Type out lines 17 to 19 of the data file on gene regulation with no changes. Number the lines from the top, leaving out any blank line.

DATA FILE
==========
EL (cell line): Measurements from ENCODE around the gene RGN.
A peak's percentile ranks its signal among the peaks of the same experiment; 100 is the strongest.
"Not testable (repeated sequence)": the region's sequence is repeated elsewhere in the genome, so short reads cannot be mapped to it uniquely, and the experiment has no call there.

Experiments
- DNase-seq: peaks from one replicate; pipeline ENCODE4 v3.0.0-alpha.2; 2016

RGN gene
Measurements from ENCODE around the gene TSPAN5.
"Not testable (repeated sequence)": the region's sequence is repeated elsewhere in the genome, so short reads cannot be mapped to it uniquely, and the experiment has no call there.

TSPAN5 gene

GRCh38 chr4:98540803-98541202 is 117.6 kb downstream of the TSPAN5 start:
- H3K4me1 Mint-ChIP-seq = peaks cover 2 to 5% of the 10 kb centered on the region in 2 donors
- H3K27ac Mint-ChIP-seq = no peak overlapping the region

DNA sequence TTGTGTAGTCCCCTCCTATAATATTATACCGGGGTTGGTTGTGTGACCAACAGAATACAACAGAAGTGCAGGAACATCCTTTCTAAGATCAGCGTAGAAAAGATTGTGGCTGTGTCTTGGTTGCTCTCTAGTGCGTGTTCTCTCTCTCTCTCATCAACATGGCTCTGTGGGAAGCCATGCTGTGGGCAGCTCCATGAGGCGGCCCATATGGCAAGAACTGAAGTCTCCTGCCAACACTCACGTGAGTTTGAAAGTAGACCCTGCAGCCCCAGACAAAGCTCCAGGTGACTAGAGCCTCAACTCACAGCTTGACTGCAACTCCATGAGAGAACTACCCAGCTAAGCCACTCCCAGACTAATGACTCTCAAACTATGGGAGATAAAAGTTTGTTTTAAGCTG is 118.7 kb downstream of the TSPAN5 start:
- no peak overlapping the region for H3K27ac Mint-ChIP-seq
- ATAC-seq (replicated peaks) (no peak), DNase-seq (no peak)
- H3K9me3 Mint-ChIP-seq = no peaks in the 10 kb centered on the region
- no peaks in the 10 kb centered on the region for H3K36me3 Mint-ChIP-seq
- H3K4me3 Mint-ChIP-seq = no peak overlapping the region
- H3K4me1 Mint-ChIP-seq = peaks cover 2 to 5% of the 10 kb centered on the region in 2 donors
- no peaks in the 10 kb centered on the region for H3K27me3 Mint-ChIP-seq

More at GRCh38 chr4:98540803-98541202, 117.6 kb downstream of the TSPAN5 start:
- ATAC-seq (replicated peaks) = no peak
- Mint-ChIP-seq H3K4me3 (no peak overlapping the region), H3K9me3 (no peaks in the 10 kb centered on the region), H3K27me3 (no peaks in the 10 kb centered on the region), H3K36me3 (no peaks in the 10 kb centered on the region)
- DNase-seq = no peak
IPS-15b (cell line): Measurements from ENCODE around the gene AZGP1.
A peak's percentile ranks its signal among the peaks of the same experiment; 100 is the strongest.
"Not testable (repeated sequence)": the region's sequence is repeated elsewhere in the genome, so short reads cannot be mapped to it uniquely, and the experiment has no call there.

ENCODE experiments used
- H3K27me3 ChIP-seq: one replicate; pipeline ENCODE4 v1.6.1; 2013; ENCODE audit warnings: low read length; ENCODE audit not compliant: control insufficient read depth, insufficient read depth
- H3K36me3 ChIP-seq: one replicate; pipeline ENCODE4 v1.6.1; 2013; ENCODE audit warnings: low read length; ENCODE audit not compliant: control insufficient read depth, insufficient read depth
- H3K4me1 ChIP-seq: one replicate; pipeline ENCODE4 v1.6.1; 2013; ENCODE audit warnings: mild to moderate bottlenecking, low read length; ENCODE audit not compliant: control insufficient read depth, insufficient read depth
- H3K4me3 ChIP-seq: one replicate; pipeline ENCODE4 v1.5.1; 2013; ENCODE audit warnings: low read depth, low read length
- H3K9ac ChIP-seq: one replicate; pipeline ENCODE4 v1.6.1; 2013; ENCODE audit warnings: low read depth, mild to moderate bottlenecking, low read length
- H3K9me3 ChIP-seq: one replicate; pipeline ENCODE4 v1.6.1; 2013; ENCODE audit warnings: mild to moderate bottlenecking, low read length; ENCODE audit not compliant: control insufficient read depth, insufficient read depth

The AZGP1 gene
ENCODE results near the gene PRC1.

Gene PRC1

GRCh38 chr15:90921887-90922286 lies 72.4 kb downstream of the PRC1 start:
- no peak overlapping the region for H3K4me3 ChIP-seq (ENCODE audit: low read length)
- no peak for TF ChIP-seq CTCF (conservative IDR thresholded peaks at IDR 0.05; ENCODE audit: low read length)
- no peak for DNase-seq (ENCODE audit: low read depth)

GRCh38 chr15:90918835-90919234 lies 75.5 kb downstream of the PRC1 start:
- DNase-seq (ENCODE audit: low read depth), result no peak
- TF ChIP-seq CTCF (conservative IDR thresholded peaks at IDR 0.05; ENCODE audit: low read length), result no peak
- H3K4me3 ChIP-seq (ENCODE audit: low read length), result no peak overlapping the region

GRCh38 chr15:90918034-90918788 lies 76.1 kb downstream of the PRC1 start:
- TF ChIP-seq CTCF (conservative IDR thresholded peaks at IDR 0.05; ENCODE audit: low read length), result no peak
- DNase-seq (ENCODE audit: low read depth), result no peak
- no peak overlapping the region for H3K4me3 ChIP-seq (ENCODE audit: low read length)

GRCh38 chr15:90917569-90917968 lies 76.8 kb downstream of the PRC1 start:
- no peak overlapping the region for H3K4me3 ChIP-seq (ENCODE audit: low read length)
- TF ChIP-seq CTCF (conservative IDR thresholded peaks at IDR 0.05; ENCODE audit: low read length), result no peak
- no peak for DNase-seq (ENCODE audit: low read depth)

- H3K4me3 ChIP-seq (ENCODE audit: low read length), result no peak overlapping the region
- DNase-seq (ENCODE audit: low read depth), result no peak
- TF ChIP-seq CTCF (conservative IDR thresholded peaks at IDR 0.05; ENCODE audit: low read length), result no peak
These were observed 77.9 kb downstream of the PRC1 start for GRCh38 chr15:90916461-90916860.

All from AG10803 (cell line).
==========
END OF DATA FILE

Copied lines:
- no peaks in the 10 kb centered on the region for H3K36me3 Mint-ChIP-seq
- H3K4me3 Mint-ChIP-seq = no peak overlapping the region
- H3K4me1 Mint-ChIP-seq = peaks cover 2 to 5% of the 10 kb centered on the region in 2 donors